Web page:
Sermons

Translating God's Word for a new generation

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If the Lord describes Himself in Scripture as our Shepherd, it follows that we, as those who belong to Him, are His sheep. Although the agrarian setting of the shepherd-sheep relationship may be unfamiliar to many in our day, it’s a powerful scriptural image that shows forth the saving work of Jesus. All we like sheep wander away from our Shepherd’s provision, wrongly assuming that we can find our own way. Our own way will only lead us to everlasting death, not everlasting life. But fear not! Because our Shepherd became one of us as the very “Lamb of God, who takes away the sin of the world,” we know that the Lord never gives up on us. He pursues His wanderers. He finds us, claims us, and carries us home. And that’s exactly where He gathers us today: at home in His presence so that He, our Shepherd, can fill us, His sheep, with His love and mercy.

This weekend, many of our Concordia youth, their parents, and volunteers are at a retreat learning about the “Seasons of Life.” In addition to inspiring a song made popular by The Byrds, Ecclesiastes 3 reminds us of the challenges and joys we face during different times in our lives. Many teens and adults consider the challenges posed by our culture to be particularly daunting. One challenge consistently promulgated by our culture is the idea that we must rely upon ourselves rather than upon God. This weekend, Pastor Krueger reminds us of God’s covenant with us, a covenant of grace, love and mercy, based on who He is and what He has done.

“For everyone who exalts himself will be humbled, and he who humbles himself will be exalted” (Luke 14:11). Jesus urges us to follow the path of humility, thinking of others before ourselves and not thinking of ourselves more highly than we ought. With this very purpose, Jesus heals a man on the Sabbath and reveals the character of God’s patient and powerful love. We are invited to follow Christ’s own example and to be people of such love and humility that God is glorified and the mercy of God is exalted.

This weekend, Pastor Meggers brings us the JOY of planting seeds. It is Bible-gifting weekend at Concordia, and we sow God’s Word among our children with this annual giving of Bibles. In this Word, we hear God identify us as His children. It is His word of discipline for His children. It is His Word of encouragement for His children. It is His Word of Hope.

A senior pastor departing, a new school year on the horizon with a new Center for Christian Education to be dedicated, and high school seniors embarking on new journeys as college freshmen. This season is a rich environment for anxiety and therefore for the Gospel. God is not unaware of our potential anxiety. In fact, He has anticipated it. This week, Pastor Meggers, no stranger to anxiety himself, speaks life and faith into fear and anxiety: “Have No Fear, Little Flock.”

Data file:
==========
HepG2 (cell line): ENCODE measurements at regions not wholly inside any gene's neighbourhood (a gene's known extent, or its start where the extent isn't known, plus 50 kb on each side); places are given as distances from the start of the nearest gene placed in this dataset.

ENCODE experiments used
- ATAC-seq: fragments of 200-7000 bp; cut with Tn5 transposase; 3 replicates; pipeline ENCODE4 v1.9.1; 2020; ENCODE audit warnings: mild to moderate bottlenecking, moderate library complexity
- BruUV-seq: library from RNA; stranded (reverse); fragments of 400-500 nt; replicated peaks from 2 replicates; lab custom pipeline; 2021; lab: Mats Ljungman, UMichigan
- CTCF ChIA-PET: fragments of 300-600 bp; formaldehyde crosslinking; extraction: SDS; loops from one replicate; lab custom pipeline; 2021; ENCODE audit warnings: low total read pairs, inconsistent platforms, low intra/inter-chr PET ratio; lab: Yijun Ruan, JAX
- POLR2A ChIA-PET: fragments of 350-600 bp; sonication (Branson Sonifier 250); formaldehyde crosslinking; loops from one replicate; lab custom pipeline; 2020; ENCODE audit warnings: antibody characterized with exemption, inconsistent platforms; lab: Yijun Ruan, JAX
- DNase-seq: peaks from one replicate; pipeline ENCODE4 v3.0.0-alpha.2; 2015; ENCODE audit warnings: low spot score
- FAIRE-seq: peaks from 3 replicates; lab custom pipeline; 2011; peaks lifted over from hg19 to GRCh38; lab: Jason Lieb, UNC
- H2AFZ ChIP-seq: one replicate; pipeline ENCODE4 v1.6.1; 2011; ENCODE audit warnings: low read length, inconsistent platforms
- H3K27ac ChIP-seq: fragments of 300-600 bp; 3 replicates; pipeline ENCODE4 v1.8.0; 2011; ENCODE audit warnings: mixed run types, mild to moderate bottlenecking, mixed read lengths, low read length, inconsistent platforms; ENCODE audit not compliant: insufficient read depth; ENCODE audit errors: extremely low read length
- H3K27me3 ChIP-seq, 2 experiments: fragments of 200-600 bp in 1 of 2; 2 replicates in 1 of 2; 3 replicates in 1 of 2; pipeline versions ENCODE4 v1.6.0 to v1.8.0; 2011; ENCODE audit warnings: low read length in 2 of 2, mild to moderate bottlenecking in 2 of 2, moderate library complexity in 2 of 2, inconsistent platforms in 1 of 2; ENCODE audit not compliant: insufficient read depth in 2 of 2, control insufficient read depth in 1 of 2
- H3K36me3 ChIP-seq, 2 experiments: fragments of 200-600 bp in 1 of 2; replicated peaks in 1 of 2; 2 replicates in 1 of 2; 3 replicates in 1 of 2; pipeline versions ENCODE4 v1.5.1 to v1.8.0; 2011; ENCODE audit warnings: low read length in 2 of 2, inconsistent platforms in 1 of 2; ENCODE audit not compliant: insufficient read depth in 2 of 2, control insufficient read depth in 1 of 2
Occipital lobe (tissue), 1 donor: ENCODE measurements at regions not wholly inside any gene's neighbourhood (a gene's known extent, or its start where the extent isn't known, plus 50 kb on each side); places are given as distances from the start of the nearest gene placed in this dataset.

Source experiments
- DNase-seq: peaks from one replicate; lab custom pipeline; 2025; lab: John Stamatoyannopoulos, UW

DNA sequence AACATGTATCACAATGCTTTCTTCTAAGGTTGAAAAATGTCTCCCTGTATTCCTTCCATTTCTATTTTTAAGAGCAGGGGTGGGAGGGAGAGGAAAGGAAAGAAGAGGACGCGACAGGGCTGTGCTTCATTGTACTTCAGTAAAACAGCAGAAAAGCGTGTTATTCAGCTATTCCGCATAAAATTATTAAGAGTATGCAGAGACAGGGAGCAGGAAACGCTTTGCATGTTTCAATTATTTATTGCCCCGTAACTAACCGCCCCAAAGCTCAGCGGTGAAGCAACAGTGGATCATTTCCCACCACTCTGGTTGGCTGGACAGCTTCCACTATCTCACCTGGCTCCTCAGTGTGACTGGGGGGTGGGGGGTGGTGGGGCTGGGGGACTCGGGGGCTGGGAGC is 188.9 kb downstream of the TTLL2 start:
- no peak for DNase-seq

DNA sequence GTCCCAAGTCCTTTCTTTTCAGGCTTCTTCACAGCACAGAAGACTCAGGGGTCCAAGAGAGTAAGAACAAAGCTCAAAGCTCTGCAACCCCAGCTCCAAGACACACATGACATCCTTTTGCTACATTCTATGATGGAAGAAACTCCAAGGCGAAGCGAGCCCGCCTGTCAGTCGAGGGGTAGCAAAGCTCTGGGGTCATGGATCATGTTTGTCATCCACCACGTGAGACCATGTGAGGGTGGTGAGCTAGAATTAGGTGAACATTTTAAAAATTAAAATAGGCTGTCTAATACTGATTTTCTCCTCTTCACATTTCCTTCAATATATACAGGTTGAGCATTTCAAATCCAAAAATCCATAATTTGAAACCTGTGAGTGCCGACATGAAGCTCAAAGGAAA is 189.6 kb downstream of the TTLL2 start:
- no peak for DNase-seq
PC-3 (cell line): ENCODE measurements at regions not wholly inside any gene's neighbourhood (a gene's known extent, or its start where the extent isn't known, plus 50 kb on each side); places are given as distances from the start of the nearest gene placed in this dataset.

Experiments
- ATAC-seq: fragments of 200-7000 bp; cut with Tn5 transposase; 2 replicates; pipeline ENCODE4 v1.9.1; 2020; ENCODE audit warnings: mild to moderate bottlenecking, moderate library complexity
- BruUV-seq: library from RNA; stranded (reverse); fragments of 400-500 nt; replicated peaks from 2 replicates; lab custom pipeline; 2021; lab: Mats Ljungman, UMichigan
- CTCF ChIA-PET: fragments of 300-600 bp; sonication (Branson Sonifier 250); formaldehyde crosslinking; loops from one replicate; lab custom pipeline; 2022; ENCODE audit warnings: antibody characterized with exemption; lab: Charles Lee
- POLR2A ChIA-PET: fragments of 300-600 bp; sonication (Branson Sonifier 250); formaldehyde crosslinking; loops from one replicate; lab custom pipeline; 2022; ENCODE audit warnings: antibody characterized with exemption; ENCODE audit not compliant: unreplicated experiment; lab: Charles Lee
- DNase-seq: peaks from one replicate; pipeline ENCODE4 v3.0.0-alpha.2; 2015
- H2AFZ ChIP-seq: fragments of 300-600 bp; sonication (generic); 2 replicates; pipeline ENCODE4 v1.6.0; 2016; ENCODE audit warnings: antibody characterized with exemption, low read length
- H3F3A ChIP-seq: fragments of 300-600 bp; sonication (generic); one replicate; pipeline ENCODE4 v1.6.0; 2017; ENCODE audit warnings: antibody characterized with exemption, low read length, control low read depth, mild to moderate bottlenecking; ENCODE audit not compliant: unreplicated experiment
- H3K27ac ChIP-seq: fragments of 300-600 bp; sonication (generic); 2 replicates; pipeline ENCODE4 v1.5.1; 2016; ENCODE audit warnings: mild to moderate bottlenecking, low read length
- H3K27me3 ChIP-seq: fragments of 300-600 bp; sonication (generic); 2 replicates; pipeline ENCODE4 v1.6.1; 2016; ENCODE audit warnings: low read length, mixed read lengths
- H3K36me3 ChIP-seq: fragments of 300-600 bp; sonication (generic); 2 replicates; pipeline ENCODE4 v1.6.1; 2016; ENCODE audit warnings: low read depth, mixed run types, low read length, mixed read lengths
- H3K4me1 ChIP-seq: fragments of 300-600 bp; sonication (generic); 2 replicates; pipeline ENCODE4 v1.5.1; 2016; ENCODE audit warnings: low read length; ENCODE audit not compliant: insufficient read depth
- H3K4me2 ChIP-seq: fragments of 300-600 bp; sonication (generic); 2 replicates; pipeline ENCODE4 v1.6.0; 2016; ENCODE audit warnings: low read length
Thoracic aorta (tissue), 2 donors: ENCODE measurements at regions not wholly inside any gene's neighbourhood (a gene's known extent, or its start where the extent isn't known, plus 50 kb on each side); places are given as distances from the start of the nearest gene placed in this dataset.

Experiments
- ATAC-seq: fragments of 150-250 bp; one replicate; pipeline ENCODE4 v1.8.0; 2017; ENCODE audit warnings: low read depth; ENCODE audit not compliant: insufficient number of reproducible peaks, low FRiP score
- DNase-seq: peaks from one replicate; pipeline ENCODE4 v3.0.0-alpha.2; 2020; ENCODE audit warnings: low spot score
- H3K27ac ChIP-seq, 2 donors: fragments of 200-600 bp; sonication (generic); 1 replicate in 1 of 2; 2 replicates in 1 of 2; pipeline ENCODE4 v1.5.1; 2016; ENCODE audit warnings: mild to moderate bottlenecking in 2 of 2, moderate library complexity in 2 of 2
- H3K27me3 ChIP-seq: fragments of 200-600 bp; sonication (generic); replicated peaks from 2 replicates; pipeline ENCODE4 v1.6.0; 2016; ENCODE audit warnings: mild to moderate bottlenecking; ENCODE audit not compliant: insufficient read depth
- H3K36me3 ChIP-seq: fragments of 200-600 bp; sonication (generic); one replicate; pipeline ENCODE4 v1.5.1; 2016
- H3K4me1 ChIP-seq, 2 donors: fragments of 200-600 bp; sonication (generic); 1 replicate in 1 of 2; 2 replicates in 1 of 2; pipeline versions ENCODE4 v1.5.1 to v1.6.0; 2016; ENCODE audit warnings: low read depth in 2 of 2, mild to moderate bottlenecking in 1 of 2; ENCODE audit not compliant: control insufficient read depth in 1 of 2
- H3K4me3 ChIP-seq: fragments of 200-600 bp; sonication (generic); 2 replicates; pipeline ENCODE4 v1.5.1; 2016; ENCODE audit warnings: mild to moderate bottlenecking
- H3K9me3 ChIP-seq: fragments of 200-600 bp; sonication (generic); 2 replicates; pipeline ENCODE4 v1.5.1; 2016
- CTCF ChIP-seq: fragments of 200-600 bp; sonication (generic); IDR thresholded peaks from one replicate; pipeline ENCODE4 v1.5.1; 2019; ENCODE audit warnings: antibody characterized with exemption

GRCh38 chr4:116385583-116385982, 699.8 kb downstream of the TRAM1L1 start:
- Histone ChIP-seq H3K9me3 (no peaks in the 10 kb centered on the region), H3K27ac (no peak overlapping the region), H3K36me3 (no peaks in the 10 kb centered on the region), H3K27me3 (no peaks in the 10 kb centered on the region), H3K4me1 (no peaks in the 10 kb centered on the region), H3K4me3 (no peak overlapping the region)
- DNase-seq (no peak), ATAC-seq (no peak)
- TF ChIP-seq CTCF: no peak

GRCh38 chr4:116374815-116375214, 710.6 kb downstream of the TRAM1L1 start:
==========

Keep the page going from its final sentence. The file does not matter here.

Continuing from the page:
The Gospel for today tells the story of a man quite pleased with his own accomplishments. In response, God requires his life and all of his hard work means nothing. The Christian way of living is to know who God is as we serve our neighbor. When we acknowledge who God is, we are drawn away from our own corruption and more fully into what we are supposed to be. This weekend in worship, Pastor Schultz preaches on what God has done for us in Jesus and what the Christian does in response.

Aim is essential to achieving almost anything. In his final weekend as Senior Pastor at Concordia, Dr. Scott Seidler shares a challenge for each of us: to take aim in our faith and trust Jesus to achieve for us immeasurably more than all we ask or imagine.

Mary and Martha are two Christian sisters every Christian should know. They were two of Jesus’ earliest followers. Each of them had gifts and personality integral to Jesus’ mission. This weekend, Pastor Seidler shares with us insight into the story of Mary and Martha and their unique places in the ongoing work of God at, in and through you, this great Concordia, Kirkwood congregation.

In the 1970s, PBS’s Mr. Rogers asked the question that became a household phrase of hospitality: “Won’t you be my neighbor?” The parable of the Good Samaritan reminds us of how critical knowing and serving our neighbors is for us as Christians. This weekend, Pastor Seidler unpacks the parable that has stood the test of time in terms of helping us understand the sacrifice required in serving others.

Going, not knowing, is the frequent feeling of a Christ-follower. It is inconceivable to be a Christian and not be going somewhere. This weekend, Pastor Seidler takes up this challenge in his message based on Luke 10, giving us confidence for the journey ahead in times of transition.